How a visit factors into the admissions process varies from school to school. "As families plan college visits, it might be advantageous to focus first on schools where interest is a factor in the admissions decision," says Knight. "Then, for the others, you can visit once you've applied or been accepted."

A campus visit is not the only way of demonstrating interest. "Do you have to visit? No, you don't. But the more ways you show you are interested, the more it helps. That said, don't feel as though you have to fly down and visit a campus to demonstrate that you are engaged with the process," says Knight.

In lieu of a campus visit, Knight suggests high school juniors and seniors introduce themselves to admissions officers at local college fairs or an institution's regional information session. "When I give a presentation at the Hyatt in Bethesda, students get the same information as they would on a campus tour. And I do meet with students one on one," he says. Another option is to attend a visit by an admissions counselor at a student's high school. "Depending on how many students visit, he might get a miniature information session or a half-hour one-on-one," says Knight.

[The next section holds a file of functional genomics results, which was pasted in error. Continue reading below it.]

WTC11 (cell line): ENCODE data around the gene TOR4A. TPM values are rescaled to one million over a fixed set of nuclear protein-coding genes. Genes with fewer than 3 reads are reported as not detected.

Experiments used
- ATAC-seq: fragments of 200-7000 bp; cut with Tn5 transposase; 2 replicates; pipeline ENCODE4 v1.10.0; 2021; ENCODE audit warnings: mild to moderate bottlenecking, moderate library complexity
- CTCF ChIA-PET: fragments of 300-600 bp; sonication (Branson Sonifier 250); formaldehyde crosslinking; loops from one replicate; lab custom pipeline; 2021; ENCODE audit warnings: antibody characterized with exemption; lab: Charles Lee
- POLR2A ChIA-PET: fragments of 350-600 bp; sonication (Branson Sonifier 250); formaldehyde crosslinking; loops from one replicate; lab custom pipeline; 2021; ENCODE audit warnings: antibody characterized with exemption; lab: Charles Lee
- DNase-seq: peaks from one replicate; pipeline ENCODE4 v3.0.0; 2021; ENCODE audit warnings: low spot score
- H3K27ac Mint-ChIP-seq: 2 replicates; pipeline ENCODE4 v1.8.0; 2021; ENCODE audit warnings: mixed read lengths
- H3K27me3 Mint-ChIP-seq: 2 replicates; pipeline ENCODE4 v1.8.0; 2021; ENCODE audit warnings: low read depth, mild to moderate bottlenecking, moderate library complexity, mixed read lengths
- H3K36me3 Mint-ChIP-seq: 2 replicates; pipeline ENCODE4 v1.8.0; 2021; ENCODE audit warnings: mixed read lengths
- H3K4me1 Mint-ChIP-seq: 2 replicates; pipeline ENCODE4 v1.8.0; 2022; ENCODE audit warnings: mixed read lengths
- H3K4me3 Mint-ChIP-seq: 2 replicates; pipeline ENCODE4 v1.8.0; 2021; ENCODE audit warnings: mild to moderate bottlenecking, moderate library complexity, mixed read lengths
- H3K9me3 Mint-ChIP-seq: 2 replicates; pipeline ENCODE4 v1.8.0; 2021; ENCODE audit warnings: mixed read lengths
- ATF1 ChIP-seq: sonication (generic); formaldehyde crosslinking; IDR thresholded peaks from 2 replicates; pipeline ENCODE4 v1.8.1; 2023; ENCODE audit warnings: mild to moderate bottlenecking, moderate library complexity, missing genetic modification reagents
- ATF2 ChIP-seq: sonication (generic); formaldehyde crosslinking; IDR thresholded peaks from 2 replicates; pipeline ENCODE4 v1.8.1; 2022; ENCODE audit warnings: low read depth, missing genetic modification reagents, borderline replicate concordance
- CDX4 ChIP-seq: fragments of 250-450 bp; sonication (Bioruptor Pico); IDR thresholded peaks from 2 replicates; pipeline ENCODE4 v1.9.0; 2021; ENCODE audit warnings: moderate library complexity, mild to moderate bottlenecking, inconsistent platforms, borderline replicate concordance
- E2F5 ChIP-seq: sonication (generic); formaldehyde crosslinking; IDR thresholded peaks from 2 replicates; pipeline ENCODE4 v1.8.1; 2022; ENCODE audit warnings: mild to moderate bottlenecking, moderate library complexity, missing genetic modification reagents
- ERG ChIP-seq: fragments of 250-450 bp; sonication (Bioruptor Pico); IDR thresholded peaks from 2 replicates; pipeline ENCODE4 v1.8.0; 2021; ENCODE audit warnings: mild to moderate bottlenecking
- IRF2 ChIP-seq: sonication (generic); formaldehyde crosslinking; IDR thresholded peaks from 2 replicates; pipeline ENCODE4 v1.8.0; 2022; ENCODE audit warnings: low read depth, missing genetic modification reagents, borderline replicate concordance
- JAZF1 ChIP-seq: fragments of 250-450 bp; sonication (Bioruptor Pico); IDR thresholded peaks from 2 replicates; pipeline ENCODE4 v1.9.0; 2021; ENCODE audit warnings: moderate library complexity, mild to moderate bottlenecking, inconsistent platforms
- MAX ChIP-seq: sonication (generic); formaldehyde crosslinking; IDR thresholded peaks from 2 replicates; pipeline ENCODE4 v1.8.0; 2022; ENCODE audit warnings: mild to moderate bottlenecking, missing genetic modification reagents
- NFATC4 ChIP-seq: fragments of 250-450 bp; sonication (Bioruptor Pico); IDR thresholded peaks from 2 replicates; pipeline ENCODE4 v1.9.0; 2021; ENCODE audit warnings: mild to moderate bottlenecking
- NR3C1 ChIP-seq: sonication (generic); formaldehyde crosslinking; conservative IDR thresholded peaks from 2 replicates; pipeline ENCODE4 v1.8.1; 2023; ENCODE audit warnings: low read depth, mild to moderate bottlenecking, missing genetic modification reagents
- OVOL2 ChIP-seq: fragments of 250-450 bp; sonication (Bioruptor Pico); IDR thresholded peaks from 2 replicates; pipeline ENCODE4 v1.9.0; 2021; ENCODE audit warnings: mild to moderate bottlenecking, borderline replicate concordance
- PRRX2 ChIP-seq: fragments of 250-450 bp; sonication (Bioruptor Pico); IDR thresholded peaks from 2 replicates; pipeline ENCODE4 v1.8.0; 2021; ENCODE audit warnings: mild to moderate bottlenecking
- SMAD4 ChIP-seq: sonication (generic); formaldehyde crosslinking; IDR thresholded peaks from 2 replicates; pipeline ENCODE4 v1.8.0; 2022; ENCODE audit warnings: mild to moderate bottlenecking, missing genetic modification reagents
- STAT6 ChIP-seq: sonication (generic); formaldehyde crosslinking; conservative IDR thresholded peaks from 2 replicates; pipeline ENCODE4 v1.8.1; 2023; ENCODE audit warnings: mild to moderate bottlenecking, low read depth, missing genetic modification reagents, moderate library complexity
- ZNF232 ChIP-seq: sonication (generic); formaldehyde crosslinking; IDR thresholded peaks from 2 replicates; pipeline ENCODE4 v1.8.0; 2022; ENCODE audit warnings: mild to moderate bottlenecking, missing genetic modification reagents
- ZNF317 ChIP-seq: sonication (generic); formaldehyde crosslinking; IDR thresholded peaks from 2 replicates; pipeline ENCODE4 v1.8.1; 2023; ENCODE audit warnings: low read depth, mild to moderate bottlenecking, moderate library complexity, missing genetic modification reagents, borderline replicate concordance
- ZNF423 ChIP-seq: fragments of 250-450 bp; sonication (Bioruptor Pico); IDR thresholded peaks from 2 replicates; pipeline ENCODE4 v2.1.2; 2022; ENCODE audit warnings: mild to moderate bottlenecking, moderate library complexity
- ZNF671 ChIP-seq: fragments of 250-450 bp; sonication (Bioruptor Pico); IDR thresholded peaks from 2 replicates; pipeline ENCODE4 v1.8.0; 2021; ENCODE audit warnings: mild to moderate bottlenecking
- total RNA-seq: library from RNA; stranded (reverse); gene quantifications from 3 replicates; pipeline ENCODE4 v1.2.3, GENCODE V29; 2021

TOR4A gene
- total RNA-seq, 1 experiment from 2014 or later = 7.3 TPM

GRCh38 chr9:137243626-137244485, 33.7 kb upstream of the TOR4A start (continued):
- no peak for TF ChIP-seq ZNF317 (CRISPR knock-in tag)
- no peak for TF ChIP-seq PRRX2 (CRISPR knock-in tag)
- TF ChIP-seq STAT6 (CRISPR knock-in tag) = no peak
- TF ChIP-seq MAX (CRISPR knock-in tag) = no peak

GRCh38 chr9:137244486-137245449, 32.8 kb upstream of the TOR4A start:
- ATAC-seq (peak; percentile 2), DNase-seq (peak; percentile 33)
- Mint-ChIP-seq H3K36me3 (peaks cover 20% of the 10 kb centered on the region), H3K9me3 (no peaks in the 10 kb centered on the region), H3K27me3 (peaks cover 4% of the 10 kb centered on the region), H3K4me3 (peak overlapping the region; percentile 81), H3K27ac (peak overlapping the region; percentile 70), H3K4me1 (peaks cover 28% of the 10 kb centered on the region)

That face-to-face time is important as it gives admissions officers an appreciation of a student's interest and potential. "What I love about my job is that there is an advocacy piece to it. I am able to go to the admissions committee, the director or the dean and say, 'Hey, this kid is really interested and I think you may be reading the situation wrong. I've talked with him, met with him and I think he'd be an asset,'" says Knight.

Apart from racking up brownie points in the admissions process, there are other reasons to visit colleges before a student accepts an offer. "A visit allows someone in high school to put himself in a college student's shoes and picture whether the school is a place he would want to call home for four years," says Knight. "There are probably a handful of schools - and they vary for each individual - that can help a student reach his full potential, but identifying them is hard to do. Visiting is the best way to gauge whether he can thrive and be happy there."